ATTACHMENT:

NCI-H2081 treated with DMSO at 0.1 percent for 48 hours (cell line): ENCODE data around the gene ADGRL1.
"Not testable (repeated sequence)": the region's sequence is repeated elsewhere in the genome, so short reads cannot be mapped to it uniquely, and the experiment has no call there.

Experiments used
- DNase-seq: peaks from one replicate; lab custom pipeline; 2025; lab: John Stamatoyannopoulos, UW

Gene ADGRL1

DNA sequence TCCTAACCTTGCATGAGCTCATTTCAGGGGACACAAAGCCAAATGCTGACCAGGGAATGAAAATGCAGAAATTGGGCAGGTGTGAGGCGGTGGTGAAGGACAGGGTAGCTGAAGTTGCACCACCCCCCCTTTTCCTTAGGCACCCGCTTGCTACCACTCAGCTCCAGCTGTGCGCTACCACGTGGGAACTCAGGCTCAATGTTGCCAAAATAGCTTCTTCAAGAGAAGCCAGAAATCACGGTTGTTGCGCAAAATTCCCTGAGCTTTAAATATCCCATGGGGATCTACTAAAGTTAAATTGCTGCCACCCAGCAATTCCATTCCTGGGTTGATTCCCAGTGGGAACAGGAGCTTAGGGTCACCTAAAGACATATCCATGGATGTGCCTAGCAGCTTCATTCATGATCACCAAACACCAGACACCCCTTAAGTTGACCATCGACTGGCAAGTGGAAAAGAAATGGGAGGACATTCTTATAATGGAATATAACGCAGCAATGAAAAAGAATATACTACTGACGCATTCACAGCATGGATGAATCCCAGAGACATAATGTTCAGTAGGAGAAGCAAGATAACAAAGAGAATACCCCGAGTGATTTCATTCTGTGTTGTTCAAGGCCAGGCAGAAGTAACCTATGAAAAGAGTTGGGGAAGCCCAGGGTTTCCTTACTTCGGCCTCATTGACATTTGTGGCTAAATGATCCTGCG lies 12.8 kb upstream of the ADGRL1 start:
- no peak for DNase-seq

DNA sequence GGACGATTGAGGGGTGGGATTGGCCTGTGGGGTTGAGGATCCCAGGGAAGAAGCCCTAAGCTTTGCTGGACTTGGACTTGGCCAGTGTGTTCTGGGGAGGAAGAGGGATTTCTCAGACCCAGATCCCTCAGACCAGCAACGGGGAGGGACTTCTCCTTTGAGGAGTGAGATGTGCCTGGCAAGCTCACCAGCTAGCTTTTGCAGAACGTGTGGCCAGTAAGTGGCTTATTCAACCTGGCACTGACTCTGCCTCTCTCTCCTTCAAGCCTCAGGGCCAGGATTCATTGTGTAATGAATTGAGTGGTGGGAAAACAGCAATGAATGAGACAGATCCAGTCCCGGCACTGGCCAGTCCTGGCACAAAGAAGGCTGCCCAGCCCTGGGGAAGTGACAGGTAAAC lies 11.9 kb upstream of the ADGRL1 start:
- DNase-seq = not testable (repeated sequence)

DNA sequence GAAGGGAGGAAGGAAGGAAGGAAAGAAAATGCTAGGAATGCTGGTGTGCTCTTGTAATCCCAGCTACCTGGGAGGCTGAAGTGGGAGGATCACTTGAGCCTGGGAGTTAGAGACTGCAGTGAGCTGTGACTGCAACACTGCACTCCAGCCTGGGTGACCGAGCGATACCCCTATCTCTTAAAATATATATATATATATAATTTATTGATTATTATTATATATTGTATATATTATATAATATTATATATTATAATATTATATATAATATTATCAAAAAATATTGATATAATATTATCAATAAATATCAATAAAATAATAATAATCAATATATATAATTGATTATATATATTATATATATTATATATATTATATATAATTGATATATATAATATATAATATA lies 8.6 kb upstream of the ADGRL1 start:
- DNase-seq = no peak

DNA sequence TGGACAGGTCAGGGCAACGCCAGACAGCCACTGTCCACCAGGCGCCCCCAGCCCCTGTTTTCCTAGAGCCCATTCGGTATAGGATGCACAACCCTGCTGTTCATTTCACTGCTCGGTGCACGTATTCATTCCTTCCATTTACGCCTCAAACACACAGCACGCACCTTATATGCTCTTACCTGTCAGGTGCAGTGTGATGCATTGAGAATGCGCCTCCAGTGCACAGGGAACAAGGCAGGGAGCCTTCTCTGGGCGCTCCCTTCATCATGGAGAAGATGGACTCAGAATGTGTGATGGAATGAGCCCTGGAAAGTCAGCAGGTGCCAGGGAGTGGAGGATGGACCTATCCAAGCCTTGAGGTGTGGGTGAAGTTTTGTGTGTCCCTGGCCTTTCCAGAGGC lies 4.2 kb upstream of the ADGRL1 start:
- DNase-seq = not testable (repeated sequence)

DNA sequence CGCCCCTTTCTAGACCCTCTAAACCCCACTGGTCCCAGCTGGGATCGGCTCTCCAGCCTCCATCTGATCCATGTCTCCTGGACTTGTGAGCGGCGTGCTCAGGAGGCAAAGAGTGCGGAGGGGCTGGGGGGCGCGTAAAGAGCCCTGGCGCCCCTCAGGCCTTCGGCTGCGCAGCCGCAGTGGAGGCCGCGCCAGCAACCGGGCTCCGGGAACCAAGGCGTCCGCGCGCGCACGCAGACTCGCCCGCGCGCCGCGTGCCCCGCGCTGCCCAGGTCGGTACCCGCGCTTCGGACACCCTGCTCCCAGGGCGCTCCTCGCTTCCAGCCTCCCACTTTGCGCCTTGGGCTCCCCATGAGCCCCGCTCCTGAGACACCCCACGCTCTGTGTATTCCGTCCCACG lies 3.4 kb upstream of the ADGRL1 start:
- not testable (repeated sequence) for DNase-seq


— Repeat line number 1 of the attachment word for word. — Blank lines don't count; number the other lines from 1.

NCI-H2081 treated with DMSO at 0.1 percent for 48 hours (cell line): ENCODE data around the gene ADGRL1.